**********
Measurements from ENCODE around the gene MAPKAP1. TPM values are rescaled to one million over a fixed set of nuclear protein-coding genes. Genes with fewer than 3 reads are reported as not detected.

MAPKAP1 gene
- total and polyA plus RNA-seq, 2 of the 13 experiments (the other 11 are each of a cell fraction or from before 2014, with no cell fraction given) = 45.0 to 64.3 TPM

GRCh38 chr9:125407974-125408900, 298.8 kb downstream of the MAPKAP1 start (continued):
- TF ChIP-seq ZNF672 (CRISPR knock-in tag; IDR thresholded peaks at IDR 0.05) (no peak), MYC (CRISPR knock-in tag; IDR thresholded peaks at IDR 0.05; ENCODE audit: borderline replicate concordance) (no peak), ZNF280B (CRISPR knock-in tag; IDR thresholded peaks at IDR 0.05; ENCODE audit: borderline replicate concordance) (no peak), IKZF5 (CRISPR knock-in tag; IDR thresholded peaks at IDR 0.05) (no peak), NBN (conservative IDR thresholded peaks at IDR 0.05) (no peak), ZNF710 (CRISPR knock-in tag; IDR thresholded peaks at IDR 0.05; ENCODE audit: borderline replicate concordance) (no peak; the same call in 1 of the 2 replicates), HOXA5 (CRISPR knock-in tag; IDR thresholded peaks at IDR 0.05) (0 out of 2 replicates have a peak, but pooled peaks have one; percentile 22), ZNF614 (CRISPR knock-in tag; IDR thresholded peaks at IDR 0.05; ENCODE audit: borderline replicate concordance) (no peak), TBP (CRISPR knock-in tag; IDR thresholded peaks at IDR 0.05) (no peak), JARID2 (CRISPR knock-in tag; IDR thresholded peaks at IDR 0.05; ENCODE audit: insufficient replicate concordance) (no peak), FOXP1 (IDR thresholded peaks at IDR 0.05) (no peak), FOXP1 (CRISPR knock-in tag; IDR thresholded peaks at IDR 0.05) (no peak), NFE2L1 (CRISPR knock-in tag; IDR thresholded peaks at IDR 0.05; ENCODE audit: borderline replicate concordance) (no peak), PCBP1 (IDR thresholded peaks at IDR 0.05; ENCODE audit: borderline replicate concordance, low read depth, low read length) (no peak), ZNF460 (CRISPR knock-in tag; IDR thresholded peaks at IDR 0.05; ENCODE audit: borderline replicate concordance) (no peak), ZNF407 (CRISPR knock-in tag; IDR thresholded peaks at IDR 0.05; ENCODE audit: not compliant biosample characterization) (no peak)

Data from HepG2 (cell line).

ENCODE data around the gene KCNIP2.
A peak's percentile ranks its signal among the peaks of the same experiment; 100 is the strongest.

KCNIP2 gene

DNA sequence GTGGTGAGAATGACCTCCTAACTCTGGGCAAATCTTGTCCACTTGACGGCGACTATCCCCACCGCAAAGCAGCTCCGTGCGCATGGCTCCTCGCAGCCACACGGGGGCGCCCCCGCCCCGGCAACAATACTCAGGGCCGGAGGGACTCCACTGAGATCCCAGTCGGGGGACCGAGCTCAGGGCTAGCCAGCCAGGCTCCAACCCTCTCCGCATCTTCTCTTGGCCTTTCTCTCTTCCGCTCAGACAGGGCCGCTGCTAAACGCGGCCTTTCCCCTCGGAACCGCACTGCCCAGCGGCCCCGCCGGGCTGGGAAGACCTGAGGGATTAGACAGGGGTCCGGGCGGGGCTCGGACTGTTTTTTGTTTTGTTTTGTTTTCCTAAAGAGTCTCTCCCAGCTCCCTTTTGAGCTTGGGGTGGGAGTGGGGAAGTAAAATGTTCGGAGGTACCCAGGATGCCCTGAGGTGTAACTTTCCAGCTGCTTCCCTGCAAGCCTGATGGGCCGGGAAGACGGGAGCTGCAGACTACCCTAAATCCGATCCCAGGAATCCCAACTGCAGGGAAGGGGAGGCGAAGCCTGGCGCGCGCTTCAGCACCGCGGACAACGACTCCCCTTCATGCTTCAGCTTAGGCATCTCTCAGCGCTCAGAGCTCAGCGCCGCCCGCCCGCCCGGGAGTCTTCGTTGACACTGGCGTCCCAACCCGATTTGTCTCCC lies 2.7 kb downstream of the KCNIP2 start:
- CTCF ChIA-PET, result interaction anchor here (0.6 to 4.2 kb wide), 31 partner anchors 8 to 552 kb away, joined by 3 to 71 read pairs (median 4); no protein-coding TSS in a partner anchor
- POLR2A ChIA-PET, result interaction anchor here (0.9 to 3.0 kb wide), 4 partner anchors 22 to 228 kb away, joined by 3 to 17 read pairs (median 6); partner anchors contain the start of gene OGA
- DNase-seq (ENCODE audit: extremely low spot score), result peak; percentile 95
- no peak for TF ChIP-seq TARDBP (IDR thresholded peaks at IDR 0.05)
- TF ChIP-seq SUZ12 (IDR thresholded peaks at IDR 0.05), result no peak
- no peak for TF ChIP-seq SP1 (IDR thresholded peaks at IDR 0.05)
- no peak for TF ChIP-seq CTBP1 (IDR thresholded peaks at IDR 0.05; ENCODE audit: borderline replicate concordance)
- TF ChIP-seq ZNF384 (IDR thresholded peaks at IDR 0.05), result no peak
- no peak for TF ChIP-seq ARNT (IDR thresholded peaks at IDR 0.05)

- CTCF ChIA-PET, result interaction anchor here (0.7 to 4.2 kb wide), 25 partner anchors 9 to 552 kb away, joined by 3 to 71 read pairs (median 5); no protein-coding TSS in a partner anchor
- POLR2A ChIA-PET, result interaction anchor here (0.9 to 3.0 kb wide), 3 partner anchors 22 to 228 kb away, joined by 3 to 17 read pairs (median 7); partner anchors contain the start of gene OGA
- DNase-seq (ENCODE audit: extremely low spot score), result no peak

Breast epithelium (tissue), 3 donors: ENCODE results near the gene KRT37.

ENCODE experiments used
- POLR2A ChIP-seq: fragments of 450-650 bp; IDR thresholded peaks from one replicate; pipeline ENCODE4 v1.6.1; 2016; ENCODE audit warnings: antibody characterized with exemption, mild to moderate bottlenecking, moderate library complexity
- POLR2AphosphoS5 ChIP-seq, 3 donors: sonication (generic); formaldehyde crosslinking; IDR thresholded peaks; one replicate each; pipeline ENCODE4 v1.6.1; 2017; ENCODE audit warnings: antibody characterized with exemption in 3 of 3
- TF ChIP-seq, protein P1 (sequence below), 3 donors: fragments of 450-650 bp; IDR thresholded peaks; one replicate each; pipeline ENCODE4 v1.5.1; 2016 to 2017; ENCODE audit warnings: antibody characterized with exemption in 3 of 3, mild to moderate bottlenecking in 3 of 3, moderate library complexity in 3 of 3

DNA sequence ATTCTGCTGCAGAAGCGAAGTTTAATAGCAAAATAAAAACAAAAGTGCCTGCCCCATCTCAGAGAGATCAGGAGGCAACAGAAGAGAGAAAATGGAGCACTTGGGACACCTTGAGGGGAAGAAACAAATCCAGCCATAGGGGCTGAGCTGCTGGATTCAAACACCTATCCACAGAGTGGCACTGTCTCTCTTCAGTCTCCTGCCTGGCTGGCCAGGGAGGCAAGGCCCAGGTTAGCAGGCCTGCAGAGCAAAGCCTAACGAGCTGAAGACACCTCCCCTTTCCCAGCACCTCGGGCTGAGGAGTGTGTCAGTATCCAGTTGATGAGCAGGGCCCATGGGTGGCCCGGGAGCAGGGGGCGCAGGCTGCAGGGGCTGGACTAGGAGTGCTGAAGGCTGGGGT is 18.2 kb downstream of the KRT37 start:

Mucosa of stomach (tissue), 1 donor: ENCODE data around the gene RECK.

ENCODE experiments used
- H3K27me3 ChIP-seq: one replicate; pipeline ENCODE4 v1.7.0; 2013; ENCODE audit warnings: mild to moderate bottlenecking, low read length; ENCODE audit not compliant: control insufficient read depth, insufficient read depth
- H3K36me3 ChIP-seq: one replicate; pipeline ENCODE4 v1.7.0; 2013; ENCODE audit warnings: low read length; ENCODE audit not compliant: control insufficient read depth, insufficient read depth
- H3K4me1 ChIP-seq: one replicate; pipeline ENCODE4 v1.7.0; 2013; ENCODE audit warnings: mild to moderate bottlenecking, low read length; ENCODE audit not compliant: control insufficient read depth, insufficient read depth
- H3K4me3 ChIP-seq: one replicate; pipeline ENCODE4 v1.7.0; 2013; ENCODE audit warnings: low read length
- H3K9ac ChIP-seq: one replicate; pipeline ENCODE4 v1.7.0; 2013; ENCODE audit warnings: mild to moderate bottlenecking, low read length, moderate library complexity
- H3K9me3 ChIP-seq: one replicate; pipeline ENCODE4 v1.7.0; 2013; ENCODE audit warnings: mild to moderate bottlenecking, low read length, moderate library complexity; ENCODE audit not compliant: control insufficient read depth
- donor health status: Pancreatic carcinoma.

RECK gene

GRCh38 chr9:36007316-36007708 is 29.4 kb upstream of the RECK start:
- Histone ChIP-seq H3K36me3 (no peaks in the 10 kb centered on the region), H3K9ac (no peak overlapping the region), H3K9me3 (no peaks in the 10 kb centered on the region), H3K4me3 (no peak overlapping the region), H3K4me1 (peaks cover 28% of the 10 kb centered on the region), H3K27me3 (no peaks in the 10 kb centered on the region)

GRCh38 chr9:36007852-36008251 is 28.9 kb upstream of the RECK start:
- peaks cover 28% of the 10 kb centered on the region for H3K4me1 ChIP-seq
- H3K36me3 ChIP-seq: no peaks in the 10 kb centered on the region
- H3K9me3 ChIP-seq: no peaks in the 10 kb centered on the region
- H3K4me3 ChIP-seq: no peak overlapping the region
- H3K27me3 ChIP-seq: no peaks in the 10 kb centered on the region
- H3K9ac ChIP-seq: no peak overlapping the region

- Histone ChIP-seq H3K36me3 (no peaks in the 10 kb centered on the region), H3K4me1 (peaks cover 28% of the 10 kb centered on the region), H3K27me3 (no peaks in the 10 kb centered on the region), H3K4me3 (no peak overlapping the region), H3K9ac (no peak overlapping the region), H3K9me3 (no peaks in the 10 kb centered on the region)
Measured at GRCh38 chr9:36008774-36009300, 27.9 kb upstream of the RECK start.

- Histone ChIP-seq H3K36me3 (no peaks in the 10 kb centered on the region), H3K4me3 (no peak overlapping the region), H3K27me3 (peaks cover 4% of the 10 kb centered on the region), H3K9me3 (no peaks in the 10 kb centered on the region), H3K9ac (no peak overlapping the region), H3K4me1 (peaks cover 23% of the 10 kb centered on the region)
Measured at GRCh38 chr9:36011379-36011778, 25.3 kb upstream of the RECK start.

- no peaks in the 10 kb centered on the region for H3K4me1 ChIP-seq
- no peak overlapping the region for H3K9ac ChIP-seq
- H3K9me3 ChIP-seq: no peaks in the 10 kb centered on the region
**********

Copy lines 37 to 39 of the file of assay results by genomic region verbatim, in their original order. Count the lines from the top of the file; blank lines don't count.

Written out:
- donor health status: Pancreatic carcinoma.

RECK gene

GRCh38 chr9:36007316-36007708 is 29.4 kb upstream of the RECK start: